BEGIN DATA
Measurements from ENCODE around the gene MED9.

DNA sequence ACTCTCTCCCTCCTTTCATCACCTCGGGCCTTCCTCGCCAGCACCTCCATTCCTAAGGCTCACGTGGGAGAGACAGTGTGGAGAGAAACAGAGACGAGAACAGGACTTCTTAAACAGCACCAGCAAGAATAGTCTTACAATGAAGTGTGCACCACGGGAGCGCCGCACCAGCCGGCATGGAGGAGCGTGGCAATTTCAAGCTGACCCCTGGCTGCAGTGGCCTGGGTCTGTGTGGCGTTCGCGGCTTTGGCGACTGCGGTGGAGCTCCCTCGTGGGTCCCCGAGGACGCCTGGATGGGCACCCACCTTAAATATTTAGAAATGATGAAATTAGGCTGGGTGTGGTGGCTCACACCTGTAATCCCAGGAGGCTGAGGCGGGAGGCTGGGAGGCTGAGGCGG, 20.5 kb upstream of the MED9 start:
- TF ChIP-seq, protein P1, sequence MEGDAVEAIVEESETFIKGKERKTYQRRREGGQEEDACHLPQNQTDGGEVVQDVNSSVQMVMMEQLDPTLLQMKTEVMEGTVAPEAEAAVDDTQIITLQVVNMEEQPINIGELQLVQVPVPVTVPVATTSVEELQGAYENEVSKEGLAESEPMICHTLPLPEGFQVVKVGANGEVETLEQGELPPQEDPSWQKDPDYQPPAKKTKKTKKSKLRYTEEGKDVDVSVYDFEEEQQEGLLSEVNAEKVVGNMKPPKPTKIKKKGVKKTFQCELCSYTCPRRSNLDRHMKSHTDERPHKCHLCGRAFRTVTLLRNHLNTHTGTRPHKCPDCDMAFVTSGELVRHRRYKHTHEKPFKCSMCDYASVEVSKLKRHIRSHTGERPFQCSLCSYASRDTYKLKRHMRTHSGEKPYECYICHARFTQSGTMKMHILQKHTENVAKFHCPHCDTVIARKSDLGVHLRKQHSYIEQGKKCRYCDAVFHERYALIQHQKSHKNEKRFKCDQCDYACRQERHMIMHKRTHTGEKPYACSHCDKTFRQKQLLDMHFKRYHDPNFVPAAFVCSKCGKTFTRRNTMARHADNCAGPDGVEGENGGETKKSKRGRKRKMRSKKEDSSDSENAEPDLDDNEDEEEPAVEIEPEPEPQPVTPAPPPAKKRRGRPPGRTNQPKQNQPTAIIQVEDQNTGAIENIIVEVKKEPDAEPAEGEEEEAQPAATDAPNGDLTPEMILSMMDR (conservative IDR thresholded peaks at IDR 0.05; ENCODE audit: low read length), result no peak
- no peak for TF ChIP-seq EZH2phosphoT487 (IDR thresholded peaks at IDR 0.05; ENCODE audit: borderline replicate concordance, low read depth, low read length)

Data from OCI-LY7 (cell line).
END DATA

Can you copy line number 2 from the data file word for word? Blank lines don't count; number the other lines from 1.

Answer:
DNA sequence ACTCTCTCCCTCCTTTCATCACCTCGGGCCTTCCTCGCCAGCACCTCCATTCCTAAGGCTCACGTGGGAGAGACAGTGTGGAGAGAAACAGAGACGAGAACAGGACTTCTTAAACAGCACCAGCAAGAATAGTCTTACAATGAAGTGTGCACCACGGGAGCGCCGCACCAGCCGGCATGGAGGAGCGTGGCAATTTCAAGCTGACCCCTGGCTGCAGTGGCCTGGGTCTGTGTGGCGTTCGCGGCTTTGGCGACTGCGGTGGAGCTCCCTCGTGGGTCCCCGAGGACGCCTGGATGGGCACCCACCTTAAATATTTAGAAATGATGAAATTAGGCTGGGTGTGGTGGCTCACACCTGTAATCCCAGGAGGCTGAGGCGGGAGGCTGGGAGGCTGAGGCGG, 20.5 kb upstream of the MED9 start: